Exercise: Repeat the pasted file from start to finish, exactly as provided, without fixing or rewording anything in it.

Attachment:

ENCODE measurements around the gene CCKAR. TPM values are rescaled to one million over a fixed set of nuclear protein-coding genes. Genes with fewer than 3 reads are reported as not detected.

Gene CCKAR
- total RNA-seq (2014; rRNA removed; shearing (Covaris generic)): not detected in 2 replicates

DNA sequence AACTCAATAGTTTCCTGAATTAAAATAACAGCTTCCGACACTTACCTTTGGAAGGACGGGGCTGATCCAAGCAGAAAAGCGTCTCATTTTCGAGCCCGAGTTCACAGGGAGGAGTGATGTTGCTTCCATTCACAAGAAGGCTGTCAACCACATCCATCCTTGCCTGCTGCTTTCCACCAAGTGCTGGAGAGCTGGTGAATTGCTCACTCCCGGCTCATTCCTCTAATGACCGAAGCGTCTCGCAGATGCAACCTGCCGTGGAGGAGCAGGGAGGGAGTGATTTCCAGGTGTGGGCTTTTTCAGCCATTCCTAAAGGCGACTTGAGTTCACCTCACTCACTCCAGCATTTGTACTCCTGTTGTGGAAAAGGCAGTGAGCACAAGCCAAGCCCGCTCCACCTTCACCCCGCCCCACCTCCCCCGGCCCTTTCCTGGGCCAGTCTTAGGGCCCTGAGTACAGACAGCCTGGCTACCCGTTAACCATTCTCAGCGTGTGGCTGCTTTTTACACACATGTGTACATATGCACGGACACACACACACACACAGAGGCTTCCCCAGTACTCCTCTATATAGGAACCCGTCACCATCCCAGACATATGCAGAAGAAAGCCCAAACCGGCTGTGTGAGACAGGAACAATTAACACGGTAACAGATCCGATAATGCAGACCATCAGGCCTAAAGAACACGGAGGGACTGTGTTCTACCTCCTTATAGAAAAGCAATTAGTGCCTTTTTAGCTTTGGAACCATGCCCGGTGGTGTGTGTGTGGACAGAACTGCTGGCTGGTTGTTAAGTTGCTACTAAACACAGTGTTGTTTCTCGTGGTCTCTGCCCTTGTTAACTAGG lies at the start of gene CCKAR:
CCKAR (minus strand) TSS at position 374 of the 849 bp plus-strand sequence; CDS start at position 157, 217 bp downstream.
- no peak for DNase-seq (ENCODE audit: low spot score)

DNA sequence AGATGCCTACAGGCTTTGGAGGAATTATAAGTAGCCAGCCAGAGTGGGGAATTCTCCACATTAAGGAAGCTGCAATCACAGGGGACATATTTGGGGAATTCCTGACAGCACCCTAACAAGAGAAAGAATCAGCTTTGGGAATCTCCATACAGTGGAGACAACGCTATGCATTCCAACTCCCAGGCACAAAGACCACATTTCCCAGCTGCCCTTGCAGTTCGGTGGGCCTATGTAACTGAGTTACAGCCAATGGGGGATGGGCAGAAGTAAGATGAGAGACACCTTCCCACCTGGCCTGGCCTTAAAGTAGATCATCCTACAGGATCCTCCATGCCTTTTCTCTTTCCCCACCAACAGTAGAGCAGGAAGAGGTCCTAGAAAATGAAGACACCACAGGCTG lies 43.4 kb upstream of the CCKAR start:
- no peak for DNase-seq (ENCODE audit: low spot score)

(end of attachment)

ENCODE measurements around the gene CCKAR. TPM values are rescaled to one million over a fixed set of nuclear protein-coding genes. Genes with fewer than 3 reads are reported as not detected.

Gene CCKAR
- total RNA-seq (2014; rRNA removed; shearing (Covaris generic)): not detected in 2 replicates

DNA sequence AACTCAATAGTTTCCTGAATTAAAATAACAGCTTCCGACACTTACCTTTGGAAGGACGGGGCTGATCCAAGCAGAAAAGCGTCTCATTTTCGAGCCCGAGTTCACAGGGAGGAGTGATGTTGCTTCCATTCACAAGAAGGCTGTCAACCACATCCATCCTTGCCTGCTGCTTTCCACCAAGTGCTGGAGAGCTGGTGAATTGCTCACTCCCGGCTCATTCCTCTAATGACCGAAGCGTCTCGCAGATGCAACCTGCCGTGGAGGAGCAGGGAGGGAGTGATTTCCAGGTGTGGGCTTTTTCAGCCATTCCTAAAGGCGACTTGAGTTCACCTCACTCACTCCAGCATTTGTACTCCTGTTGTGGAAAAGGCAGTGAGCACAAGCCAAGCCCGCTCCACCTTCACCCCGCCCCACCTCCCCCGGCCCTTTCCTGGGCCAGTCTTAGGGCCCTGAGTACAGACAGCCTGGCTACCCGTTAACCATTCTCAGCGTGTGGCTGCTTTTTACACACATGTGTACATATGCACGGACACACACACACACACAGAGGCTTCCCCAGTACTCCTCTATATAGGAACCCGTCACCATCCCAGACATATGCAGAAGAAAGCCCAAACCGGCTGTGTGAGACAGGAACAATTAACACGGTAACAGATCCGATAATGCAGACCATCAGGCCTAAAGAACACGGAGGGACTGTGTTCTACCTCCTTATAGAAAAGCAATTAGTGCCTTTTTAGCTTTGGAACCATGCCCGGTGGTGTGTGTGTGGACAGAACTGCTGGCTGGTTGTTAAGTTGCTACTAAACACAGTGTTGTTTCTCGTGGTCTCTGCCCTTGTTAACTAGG lies at the start of gene CCKAR:
CCKAR (minus strand) TSS at position 374 of the 849 bp plus-strand sequence; CDS start at position 157, 217 bp downstream.
- no peak for DNase-seq (ENCODE audit: low spot score)

DNA sequence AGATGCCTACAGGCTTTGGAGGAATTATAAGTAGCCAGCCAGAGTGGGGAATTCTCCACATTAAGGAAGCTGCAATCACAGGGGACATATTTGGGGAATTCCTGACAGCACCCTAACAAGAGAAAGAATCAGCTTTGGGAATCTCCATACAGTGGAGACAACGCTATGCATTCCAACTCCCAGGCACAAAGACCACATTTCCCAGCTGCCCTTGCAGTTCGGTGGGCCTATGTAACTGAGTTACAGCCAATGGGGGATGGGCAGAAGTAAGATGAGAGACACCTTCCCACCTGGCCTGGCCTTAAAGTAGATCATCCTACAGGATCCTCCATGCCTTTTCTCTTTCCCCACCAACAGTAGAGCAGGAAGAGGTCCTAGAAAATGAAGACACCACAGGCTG lies 43.4 kb upstream of the CCKAR start:
- no peak for DNase-seq (ENCODE audit: low spot score)